Median hourly earnings of switchboard operators, including answering service, were $10.19 in 2002. The middle 50 percent earned between $8.41 and $12.27. The lowest 10 percent earned less than $7.13, and the highest 10 percent earned more than $14.59. Median hourly earnings in the industries employing the largest numbers of switchboard operators in 2002 are given in the following tabulation:
|General medical and surgical hospitals
|Offices of physicians
|Business support services
Median hourly earnings of telephone operators in 2002 were $13.75. The middle 50 percent earned between $9.86 and $18.35. The lowest 10 percent earned less than $8.09, and the highest 10 percent earned more than $20.80.
Some telephone operators working at telephone companies are members of the Communications Workers of America or the International Brotherhood of Electrical Workers. For these operators, union contracts govern wage rates, wage increases, and the time required to advance from one pay step to the next. It normally takes 4 years to rise from the lowest paying nonsupervisory operator position to the highest. Contracts call for extra pay for work beyond the normal 6-1/2 to 7-1/2 hours a day or 5 days a week, for Sunday and holiday work, and for bilingual positions. A pay differential also is guaranteed for night work and split shifts. Many contracts provide for a 1-week vacation after 6 months of service, 2 weeks after 1 year, 3 weeks after 7 years, 4 weeks after 15 years, and 5 weeks after 25 years. Holidays range from 9 to 11 days a year.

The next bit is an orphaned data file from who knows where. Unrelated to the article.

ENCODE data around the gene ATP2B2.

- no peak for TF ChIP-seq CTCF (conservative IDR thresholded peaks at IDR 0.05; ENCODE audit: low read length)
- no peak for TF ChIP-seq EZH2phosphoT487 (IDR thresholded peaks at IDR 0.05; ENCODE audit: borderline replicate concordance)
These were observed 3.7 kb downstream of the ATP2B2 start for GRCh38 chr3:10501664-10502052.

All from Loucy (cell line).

Median hourly earnings of communication equipment operators, all other, in 2002 were $15.21. The middle 50 percent earned between $10.79 and $17.90. The lowest 10 percent earned less than $8.36, and the highest 10 percent earned more than $21.82.